Grazyna Auguscik – Chopin World Sound – Musicians: Grazyna Auguscik – vocal, Jarek Bester – accordion, Matt Ulery – bass, Ian Maksin – cello, Paulinho Garcia – guitar and vocal
1st camera Max Helligman
2nd camera Marcin Szocinski
3rd camera Jeremy Jackson
4th camera Slawek Budzik
Cinematogrphy: Marcin Szalkowski
Audio live recording: Ken Christiansen
Video editor: Jeremy Jackson and Matt Rice
Grazyna Auguscik wears dress of fashion designer.Viola Spiechowicz Progressive Bodywear http://www.violaspiechowicz.com/
Recorded live in July 25th 2010, at the Millennium Park in Chicago
Producer: Grazyna Auguscik
Courtesy of GMA Records. Used by permission. . All Rights Reserved.
© 2011 GMA Records
“Yes, Chopin’s Music Can Swing – And Then Some”
MY KIND OF JAZZ
July 26, 2010 | By Howard Reich | Chicago Tribune Arts critic
The music world has been awash with 200th anniversary celebrations of Frederic Chopin’s birth, but surely none as free-wheeling as Sunday’s night’s marathon at the Pritzker Pavilion in Millennium Park.
An estimated 8,500 listeners heard Chopin’s music radically transformed through jazz, though one hazards to guess that Chopin himself might have reveled in these sounds. His piano music, after all, bristles with the spirit of improvisation, as if the composer had sat down at the keyboard and instantaneously invented some of the most enduring works in the piano repertory. Most of Chopin’s preludes, etudes and nocturnes unfold in utterly unpredictable ways, changing emotional tone at the drop of a sixteenth note — just like jazz.
Though Chopin in fact meticulously honed his compositions, rigorously rewriting and refining passages, the mercurial quality of his music finds eloquent expression in jazz, as Chicago singer Grazyna Auguscik affirmed on this night. Joined by equally adventurous musicians from Chicago, Krakow and beyond, Auguscik illuminated the melodic beauty, harmonic daring and restless spirit of Chopin’s music.
If there were some limitations to how far Auguscik was able to take Chopin’s music, “Grazyna Auguscik’s World Sound” nonetheless expanded the meaning of this repertory.
Born and raised in Poland but based in Chicago since 1994, Auguscik long has applied the smoldering lyricism of Polish music to American jazz. Her voice — sometimes gauzy, sometimes liquid — proves malleable enough to suit music from both cultures.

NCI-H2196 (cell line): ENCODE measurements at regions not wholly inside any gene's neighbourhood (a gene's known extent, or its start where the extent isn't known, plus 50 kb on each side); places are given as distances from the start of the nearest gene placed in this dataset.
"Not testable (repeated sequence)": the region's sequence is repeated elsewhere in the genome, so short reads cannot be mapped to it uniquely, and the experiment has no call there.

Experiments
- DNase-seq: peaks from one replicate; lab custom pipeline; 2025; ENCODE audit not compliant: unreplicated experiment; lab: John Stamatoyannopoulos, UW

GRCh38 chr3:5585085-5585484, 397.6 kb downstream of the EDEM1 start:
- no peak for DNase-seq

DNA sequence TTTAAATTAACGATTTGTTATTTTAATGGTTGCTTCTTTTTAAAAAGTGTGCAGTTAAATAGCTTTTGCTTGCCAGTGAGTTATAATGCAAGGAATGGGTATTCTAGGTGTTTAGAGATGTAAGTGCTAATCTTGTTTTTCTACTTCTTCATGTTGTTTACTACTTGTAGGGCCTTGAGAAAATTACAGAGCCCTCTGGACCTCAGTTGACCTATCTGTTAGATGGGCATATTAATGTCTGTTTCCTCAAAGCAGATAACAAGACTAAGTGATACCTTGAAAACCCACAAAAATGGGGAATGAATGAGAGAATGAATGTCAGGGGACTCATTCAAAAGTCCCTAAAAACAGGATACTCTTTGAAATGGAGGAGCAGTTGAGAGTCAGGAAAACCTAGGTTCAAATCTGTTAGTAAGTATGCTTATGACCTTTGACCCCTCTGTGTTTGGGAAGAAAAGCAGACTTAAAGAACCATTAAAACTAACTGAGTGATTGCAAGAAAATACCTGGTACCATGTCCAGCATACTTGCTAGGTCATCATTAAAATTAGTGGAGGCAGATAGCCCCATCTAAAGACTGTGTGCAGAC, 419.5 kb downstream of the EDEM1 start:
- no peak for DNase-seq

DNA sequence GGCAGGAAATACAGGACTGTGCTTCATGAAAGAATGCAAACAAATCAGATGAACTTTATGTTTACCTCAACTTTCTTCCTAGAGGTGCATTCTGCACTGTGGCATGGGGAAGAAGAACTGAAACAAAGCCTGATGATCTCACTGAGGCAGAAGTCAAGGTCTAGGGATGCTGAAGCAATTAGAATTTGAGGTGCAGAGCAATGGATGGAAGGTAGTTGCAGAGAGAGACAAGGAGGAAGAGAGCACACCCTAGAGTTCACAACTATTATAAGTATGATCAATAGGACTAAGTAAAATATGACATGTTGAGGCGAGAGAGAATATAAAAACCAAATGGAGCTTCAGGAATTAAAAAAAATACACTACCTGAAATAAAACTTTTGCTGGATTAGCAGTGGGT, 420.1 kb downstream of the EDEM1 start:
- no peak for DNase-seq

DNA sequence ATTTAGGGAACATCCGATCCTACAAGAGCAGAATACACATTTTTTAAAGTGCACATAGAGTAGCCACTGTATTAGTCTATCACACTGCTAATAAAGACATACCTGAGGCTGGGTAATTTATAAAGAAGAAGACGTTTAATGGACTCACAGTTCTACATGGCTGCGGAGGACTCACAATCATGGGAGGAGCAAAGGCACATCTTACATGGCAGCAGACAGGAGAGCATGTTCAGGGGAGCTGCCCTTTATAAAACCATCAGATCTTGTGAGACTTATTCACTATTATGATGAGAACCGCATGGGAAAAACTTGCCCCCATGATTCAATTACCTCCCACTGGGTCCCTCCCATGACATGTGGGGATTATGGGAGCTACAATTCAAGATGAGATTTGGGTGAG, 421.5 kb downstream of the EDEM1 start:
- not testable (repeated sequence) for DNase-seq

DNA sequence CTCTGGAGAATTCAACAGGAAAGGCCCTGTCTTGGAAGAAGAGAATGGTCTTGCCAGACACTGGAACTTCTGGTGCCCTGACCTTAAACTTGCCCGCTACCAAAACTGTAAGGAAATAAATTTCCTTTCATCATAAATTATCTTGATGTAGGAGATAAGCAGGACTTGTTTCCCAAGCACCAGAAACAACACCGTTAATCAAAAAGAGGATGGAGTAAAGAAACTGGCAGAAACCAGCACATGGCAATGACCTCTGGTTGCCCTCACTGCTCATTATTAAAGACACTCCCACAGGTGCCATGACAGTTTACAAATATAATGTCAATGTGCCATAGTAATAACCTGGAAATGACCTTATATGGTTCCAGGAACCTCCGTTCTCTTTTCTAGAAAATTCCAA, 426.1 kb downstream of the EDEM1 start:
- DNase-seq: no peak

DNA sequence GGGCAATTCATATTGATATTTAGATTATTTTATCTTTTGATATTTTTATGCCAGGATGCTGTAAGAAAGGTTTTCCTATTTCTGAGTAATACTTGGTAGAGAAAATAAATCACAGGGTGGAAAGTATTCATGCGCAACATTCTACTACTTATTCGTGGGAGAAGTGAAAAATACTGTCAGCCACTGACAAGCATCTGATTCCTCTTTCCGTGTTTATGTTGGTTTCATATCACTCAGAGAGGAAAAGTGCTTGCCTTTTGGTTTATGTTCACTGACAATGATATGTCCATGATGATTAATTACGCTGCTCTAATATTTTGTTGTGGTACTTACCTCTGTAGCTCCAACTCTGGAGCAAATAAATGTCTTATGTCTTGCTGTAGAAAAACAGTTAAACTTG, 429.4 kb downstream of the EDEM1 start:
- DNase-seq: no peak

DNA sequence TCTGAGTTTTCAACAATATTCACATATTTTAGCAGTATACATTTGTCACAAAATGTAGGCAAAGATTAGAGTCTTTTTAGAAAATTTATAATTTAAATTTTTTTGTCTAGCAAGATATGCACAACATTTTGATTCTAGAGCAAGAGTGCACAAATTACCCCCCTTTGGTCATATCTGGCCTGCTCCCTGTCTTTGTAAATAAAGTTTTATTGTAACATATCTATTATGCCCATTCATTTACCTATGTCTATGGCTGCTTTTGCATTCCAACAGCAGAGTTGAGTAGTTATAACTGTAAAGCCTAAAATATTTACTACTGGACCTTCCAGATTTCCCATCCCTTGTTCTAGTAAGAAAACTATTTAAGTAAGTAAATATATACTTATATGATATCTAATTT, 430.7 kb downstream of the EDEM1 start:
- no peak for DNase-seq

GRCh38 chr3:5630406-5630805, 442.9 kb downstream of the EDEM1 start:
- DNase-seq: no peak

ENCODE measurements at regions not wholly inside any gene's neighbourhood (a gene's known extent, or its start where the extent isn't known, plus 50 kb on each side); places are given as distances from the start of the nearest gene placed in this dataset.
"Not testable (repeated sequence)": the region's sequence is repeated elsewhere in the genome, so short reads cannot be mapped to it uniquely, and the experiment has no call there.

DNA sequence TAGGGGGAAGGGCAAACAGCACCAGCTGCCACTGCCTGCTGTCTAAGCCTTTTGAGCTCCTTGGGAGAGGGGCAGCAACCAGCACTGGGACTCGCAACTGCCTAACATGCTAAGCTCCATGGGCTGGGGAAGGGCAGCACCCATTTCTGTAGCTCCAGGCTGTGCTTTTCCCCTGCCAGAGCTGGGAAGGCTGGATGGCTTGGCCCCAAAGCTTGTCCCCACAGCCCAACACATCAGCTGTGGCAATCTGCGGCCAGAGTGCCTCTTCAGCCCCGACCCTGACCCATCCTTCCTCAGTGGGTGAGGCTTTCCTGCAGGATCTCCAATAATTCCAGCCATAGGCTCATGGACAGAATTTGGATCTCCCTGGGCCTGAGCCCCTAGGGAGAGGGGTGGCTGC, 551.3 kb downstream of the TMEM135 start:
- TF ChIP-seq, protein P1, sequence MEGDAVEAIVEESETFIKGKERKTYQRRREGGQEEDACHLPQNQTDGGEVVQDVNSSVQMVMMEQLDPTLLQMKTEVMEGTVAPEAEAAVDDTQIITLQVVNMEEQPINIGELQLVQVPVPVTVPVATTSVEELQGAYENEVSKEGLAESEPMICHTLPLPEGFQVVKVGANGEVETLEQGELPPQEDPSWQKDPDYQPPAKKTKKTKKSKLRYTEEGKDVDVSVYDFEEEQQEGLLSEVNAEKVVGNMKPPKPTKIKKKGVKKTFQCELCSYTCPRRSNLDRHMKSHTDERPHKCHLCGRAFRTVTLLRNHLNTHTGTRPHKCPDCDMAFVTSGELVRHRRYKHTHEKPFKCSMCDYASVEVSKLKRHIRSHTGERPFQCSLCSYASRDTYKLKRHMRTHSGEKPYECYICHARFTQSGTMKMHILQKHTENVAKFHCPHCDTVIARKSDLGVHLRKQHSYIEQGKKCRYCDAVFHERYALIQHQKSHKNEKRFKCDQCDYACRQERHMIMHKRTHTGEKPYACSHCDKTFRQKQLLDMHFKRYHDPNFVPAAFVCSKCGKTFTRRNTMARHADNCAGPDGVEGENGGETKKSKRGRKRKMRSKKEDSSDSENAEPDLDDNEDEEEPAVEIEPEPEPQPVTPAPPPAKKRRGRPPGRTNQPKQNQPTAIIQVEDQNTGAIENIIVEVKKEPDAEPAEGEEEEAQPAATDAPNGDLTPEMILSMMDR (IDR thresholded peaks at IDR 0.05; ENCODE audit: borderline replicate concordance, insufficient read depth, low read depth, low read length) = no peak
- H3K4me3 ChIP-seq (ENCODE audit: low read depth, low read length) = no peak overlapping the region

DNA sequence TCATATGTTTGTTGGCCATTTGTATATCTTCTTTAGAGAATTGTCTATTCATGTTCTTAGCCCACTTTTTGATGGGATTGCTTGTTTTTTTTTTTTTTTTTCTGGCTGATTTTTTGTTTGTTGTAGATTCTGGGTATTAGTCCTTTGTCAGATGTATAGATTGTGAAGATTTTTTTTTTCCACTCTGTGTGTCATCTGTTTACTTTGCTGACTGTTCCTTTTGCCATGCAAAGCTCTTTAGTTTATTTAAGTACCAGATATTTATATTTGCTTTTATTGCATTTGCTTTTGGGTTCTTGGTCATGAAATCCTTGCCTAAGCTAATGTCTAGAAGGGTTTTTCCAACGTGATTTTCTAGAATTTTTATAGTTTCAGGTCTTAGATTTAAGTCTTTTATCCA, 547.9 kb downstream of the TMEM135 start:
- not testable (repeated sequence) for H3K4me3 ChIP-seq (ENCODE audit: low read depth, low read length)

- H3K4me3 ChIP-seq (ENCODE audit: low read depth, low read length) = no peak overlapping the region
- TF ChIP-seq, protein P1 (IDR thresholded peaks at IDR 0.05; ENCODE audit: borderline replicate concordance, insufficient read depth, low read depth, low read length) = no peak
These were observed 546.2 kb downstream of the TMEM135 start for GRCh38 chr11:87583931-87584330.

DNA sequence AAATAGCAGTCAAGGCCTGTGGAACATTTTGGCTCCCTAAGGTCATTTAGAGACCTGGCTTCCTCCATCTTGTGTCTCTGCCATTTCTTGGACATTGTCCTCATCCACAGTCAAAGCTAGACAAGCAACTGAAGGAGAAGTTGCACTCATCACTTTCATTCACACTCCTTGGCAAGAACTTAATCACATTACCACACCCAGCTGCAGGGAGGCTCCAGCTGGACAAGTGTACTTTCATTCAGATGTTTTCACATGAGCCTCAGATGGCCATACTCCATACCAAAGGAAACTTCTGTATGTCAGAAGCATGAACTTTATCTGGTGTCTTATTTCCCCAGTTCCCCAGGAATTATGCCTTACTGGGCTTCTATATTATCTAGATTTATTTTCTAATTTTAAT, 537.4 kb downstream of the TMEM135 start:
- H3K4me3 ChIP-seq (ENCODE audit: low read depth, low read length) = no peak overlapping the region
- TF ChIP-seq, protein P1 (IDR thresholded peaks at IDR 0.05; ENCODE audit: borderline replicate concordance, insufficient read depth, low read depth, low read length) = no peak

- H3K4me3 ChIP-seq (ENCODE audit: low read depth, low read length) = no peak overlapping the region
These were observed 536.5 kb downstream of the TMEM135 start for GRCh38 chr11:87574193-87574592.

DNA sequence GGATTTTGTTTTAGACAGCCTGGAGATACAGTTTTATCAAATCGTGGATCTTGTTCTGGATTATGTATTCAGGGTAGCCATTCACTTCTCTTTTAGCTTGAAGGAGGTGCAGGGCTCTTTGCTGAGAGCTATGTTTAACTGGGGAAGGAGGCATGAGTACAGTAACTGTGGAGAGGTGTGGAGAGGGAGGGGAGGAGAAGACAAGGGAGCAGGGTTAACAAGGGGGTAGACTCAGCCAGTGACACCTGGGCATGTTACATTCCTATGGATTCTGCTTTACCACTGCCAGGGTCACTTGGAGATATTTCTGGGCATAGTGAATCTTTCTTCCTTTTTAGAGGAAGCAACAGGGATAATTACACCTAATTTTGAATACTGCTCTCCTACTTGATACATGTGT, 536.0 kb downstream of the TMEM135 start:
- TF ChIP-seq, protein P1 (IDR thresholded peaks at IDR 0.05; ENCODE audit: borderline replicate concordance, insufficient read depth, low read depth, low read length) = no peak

From her ethereal first notes, she made clear that this was going to be an unconventional evening.
Practically everyone knows Chopin’s Prelude in E minor — it’s the miniature that Jack Nicholson’s character famously played in the 1970 film “Five Easy Pieces.” But the prelude never has sounded quite like this. Auguscik’s wordless vocal lines floated above the deep, darkly burnished tones of the Chicago International Trombone Ensemble, instantly vaulting Chopin into the 21st Century. Then Auguscik cut loose, producing airborne jazz lines powered by aggressive rhythm and daring chord changes.
In one of the more audacious segments of the evening, Auguscik duetted ferociously with Chicago harmonica virtuoso Howard Levy. As Auguscik and Levy traded solos, they pushed each other into ever more remote territory, Auguscik answering the cries of moans Levy’s harmonica with high-register shrieks and yowls of her own. Now Chopin had been catapulted into the realm of the jazz avant-garde, a fitting development for a composer who similarly pushed at the boundaries of 19th Century art music.
Some of the credit for this evening belonged to accordionist Jarek Bester and pianist Andrzej Jagodzinski, whose jazz arrangements brought a nearly symphonic breadth to works originally conceived for piano.
Yet for all the visionary qualities of “Grazyna Augusick’s World Sound,” the singer has not yet figured out how to address Chopin’s long-form works. Extended pieces such as the sonatas, ballads and scherzos, however, tower over the miniatures that Auguscik performed here.
Presumably to address this issue, Auguscik featured Jagodzinski’s trio performing a jazz version of Chopin’s Piano Sonata No. 2, in B-flat minor. Though Jagodzinski’s band failed to bring a jazz spirit to the first movement and trivialized the last, the trio exceeded expectations in reimagining the middle two movements.
Ultimately, though, this was Auguscik’s night, and with it she clearly launched a new phase of her career. She’ll likely be performing and recording this repertoire for years to come — it’s that important.
To read more from Howard Reich on jazz, go to chicagotribune.com/reich.